(Injection Drug Use in Georgia) "There are approximately 40,000 people who inject drugs in Georgia, but only 4,000 of them are covered by harm reduction services. OST [Opiate Substitution Treatment] and NSPs [Needle and Syringe Programs] are largely funded through Global Fund; they cover only a few regions and at best cover up to 10% of people in need78.
International — Drug Control Policies Around The World
(Romanian Harm Reduction Programs and Funding Limited) "The Romanian drug policy described in the National Anti-drug Strategy 2005-2012 aims to create 'a functional integrated system of institutions and public services which will ensure the reduction of the occurrence and prevalence of drug use in the general population, adequate medical, psychological and social assistance for drug users and streamlined activities for preventing and countering the trafficking and production of illicit drugs and precursors.'73 However, the government’s strategy to reduce
(Criminal Penalties for Possession in Ukraine) "In September 2010, a new Concept of Drug Policy through 2015 was introduced that does not stipulate any measures for drug treatment. One month later, the government amended the drug laws and criminalized possession of extremely low amounts of narcotic substances—for example, for “acetylated opium” (0.005 grams vs. 0.1 grams in wording previously used), “opium” (0.1 grams vs. 0.5 grams), “acetic anhydride” (2 grams vs. 250 grams), “norefedrine” (0.3 grams vs.
(Limited Resources Available for Harm Reduction in Ukraine) "In some places in the region, governments struggling with negative health consequences are introducing harm reduction services with international support and under pressure from civil society and international donors. For example in Ukraine, the country with the highest adult HIV prevalence in all of Europe, total annual HIV/AIDS spending has increased over the past few years, totaling for example $30 million in 2011 compared with $23 million in 200969.
(Potential Impact on HIV Transmission in Russia if Opioid Substitution Treatment Were Available) "A dynamic model of HIV transmission among people who inject drugs in Russia suggests that assuming a baseline HIV prevalence of 15%, increasing coverage of OST from 0% to 25% of all people who inject drugs could decrease HIV incidence by between 44% and 53%108."
(Legal and Policy Barriers to Harm Reduction and Disease Prevention Services in Russia) "The main reasons cited for restricting the opportunity of drug users to obtain medical and social aid, including prevention services, are the legislative barriers and official policy course that emphasizes reducing supply through law enforcement and reducing demand by promotion of 'healthy lifestyle'. The Strategy of the Anti-Narcotic Policy of the Russian Federation until 202061 and the plan to implement the strategy reaffirmed that approach.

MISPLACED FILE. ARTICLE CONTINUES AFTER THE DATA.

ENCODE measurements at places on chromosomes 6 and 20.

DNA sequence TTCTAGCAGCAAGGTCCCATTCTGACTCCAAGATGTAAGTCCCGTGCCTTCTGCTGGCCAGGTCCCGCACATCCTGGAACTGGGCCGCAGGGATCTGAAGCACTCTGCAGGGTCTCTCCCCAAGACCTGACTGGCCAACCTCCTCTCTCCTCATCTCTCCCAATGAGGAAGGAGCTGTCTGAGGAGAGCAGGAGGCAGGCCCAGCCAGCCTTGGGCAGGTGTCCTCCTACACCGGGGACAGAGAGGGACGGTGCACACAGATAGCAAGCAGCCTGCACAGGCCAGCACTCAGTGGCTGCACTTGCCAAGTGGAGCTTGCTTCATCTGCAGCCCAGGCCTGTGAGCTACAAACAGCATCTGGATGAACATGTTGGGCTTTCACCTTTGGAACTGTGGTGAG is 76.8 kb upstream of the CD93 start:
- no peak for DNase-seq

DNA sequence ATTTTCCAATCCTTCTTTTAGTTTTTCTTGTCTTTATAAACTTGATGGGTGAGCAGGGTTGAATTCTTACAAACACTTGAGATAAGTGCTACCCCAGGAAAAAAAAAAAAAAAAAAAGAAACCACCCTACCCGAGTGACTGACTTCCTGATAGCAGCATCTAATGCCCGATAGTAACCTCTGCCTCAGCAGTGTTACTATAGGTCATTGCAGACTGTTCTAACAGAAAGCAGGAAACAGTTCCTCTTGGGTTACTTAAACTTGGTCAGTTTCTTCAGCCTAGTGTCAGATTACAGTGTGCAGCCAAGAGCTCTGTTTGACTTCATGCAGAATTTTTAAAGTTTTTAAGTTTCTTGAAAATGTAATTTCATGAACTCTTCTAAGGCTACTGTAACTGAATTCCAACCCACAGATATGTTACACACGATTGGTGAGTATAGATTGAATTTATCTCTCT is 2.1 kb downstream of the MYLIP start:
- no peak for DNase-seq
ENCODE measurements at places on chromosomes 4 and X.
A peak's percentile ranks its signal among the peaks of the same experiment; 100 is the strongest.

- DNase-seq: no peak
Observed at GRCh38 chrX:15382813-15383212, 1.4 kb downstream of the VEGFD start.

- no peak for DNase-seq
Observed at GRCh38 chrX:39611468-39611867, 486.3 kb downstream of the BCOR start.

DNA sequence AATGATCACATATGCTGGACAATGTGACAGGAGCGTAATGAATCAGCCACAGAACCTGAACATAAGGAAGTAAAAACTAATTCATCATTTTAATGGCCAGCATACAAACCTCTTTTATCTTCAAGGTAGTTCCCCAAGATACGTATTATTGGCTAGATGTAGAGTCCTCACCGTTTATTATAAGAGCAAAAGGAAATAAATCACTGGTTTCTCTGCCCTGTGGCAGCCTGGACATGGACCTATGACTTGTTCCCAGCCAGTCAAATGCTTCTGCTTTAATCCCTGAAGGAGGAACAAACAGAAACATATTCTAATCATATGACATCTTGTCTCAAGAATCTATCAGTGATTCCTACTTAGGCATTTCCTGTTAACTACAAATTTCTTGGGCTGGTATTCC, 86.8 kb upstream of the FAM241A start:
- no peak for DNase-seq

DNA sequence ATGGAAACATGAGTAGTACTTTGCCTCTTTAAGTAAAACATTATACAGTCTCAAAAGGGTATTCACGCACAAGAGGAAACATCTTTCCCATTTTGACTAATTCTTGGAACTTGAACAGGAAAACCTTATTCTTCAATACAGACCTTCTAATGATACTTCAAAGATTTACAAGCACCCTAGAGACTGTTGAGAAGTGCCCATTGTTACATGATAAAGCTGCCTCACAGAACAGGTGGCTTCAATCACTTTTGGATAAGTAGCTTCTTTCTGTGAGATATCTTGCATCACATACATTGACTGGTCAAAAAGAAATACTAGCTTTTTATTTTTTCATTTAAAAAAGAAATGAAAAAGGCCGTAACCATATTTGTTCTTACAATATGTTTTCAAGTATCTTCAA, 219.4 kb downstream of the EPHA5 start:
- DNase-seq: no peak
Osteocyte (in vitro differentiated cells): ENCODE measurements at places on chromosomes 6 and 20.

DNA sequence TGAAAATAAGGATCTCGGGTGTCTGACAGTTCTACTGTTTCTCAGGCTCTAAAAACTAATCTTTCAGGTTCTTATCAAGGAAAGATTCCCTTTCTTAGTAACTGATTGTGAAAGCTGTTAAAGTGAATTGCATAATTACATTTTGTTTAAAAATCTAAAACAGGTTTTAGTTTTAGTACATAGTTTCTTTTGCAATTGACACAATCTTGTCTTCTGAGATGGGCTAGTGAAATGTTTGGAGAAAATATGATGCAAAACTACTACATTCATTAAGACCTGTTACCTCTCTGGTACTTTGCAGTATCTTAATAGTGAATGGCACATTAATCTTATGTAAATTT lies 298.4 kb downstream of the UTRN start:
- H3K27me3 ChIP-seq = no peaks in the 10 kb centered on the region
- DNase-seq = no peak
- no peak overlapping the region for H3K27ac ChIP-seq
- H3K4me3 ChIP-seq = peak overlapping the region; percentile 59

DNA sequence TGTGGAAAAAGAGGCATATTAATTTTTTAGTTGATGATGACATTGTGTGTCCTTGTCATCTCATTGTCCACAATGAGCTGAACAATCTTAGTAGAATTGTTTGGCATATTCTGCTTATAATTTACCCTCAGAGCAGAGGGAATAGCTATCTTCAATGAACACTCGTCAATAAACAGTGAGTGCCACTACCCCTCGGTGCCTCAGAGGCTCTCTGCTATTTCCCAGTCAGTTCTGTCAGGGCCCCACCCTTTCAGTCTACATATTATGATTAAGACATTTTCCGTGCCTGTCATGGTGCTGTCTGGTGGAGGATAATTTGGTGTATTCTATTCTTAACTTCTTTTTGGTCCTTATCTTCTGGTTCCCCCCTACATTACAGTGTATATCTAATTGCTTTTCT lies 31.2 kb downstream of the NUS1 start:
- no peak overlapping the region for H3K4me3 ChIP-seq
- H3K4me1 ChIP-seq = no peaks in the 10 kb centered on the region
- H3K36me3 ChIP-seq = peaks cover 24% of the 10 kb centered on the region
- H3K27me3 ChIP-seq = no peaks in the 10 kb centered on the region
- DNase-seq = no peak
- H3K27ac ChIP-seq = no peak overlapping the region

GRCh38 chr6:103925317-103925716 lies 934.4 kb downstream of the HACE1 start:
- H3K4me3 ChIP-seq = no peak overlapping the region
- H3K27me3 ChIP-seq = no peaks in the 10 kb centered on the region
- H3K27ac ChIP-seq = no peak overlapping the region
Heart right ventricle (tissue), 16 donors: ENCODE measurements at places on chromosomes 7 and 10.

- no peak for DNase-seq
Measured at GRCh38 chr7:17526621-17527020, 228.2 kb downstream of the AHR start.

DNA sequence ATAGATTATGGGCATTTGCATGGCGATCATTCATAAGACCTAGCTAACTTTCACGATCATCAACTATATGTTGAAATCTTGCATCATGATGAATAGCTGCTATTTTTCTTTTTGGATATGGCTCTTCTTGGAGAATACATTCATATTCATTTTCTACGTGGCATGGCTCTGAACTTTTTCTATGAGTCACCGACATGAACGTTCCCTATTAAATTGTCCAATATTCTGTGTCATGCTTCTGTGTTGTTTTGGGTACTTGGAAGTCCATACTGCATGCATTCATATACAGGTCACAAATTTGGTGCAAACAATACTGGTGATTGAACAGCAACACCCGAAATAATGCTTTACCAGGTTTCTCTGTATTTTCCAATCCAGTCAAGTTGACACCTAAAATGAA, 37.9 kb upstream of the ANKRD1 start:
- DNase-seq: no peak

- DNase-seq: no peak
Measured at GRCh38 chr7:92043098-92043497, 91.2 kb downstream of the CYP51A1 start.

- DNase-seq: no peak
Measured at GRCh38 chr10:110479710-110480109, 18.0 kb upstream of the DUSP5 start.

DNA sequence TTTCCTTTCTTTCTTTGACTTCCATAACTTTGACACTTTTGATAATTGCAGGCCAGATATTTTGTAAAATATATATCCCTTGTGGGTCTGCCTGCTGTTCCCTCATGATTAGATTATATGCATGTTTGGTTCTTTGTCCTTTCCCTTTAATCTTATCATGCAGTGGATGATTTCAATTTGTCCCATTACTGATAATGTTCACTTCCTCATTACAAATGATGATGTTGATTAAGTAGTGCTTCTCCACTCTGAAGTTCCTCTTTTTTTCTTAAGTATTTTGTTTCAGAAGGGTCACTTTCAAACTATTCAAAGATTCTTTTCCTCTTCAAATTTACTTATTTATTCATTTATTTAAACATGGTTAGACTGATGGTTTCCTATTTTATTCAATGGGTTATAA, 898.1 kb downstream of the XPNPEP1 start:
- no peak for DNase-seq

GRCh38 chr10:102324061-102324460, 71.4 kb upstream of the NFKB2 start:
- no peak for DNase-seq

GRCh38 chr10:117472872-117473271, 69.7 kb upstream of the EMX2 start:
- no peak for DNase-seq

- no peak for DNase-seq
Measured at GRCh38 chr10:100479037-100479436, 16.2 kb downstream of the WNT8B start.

(Use of Drug Enforcement to Silence Political Opponents) "It is important to note that Russian law enforcement agencies—including the Federal Drug Control Service (FDCS), which has an annual budget of $73 million35—often use drug charges as a way to silence political opponents, including human rights activists and journalists. A few examples:
(Drug Crimes in Russia 2010, by Offense Type) "More than half of all cases are related to drug possession with no intent to supply, which refers primarily to people who use drugs rather than traffickers. This highlights the fact that Russia prioritizes punishment of people who use drugs in its war against illegal drugs, a situation further underscored by the following:
(Criminal Penalties for Drug Possession in Russia) "Although in Russia drug use per se is not criminalized as in Georgia, possession without intent to supply in amounts exceeding 0.5 grams for heroin, opium or desomorphine is considered a crime and is punished by incarceration for up to three years27.
(Cost of Prosecuting Drug Offenders in Russia, 2010) "In 2010 alone, the prosecution of drug offenders (for use and supply) cost at least $100 million in Russia. In comparison, under the Budget Law for 2011, HIV prevention programming is to receive less than 3% of the total $640 million to be allocated in 2012 through the Federal Budget Law for HIV, hepatitis B and C, and the government continues to prohibit internationally accepted drug treatment interventions such as OST [Opioid Substitution Treatment].